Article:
One amazing insider tip I got from the guys at my hotel was to visit this lake. It’s absolutely full of crocodiles and you often see locals coming here to feed them bits of old meat. (Presumably to stop the crocs from killing their livestock…?)


Where to stay in Nilaveli

If you do want to stay in Nilaveli, I can highly recommend NN Beach Resort.

This is where I stayed – it’s excellent value for money and has a private stretch of beach, a huge pool, extensive grounds, beautiful gardens, comfy rooms, and fantastic staff.

The food is awesome too and they’ll even do a BBQ on the beach if you ask!


It’s a great place to relax and recharge and also an excellent base while you’re visiting Trincomalee.

You would ideally have your own transport as it’s relatively far from the main city, although you can always take a tuk-tuk if not.


🤩 Check prices and availability!

Location: Nilaveli Beach, Trincomalee, Sri Lanka


7. Uppuveli Beach

Uppuveli Beach is another great beach in the area. It’s much closer to the main city of Trincomalee and has more going on compared with Nilaveli.

I spent time in both places and each one has its pros and cons. I think the actual beach at Nilavali is nicer, cleaner, more peaceful, and unspoiled. However, Uppuveli has far more restaurants and places to stay.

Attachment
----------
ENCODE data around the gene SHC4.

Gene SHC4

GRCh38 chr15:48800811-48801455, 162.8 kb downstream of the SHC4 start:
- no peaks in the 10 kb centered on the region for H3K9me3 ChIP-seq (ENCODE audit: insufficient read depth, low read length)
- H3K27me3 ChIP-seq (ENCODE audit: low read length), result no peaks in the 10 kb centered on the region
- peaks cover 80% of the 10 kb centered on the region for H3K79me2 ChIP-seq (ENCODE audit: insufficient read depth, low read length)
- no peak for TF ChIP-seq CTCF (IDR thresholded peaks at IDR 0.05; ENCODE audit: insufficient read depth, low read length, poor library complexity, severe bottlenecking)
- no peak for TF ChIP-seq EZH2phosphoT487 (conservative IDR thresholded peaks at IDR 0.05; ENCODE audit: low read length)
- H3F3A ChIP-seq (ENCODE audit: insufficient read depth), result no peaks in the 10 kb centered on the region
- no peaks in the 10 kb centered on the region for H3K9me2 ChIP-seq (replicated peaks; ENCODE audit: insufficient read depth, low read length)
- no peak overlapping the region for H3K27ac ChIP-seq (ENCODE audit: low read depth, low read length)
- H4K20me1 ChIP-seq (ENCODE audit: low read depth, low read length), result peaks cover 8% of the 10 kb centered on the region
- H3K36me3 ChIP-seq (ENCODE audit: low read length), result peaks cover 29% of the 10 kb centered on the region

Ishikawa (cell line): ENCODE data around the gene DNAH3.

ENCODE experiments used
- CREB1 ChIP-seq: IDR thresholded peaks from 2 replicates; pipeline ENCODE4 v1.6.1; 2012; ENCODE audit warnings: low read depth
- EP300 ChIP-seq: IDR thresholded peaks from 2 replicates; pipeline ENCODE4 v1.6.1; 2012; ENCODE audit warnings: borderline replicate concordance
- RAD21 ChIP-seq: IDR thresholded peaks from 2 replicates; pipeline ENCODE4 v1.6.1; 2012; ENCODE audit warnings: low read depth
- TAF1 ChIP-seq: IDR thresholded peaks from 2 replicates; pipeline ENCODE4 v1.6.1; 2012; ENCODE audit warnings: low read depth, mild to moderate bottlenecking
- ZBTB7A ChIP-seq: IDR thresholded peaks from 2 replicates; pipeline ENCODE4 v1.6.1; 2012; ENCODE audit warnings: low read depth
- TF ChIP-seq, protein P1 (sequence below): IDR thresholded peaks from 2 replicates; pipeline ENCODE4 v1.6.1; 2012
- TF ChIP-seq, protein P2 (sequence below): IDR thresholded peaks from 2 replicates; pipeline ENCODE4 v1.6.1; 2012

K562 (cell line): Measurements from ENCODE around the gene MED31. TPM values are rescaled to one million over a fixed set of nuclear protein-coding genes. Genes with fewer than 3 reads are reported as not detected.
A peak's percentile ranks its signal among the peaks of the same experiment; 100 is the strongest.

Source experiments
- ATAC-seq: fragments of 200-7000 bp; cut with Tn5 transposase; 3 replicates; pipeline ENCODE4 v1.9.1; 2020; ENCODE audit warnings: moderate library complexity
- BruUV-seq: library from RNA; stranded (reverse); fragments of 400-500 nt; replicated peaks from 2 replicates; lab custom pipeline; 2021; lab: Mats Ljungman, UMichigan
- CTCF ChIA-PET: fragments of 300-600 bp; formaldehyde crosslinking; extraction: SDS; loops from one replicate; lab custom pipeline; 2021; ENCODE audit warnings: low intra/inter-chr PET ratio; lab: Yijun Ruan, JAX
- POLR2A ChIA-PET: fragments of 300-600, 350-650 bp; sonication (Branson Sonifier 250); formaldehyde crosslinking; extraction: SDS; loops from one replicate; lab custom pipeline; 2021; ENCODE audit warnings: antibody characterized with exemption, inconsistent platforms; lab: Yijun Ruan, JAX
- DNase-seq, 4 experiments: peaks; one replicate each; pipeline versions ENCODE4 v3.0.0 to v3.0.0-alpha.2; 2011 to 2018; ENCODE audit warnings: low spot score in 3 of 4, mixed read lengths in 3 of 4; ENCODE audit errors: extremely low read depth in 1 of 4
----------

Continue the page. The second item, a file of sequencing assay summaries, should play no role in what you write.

If you’re travelling on a tight budget, Uppuvali also has a greater range of backpacker-style accommodation and cheap guesthouses. It’s also much closer to the city so you’ll probably save money on transport costs too.

There are plenty of opportunities for water sports and other activities at Uppuveli, including snorkelling, scuba diving, fishing, and boat trips.

Also, if you’re looking for a place with more of a party vibe, I’d recommend staying in Uppuveli as Nilaveli is pretty quiet at night. It just depends on the vibe you’re after.

Finally, if you’re looking for some amazing local food, Eastern Lanka Seafood Restaurant is my favourite restaurant in Uppuveli.

It’s owned by a lovely family, the food is delicious, and it’s extremely good value for money. I came back to this place twice, it was that good!

Location: Uppuveli, Trincomalee, Sri Lanka


8. Pigeon Island National Park

Pigeon Island is famous for being one of the best places in Sri Lanka for snorkelling and diving.

It’s a protected marine reserve with vibrant coral reefs and a huge abundance of marine life, including colourful tropical fish, turtles, and a range of other aquatic wonders.

It’s also one of the best places in the world to snorkel with black-tipped reef sharks.

This is an amazing experience and a real privilege to see these beautiful animals in their natural environment. They’re curious but safe to swim with.

However, be aware that the Sri Lankan government has recently increased the park entry fee quite significantly. You’ll also need to pay someone to take you there on a boat.